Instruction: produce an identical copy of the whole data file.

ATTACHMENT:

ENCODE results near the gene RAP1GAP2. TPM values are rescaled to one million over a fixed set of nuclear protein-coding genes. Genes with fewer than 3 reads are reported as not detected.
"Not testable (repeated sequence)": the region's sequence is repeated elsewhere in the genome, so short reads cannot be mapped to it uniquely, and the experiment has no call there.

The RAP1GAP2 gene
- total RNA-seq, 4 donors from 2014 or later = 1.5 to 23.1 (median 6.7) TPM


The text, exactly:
ENCODE results near the gene RAP1GAP2. TPM values are rescaled to one million over a fixed set of nuclear protein-coding genes. Genes with fewer than 3 reads are reported as not detected.
"Not testable (repeated sequence)": the region's sequence is repeated elsewhere in the genome, so short reads cannot be mapped to it uniquely, and the experiment has no call there.

The RAP1GAP2 gene
- total RNA-seq, 4 donors from 2014 or later = 1.5 to 23.1 (median 6.7) TPM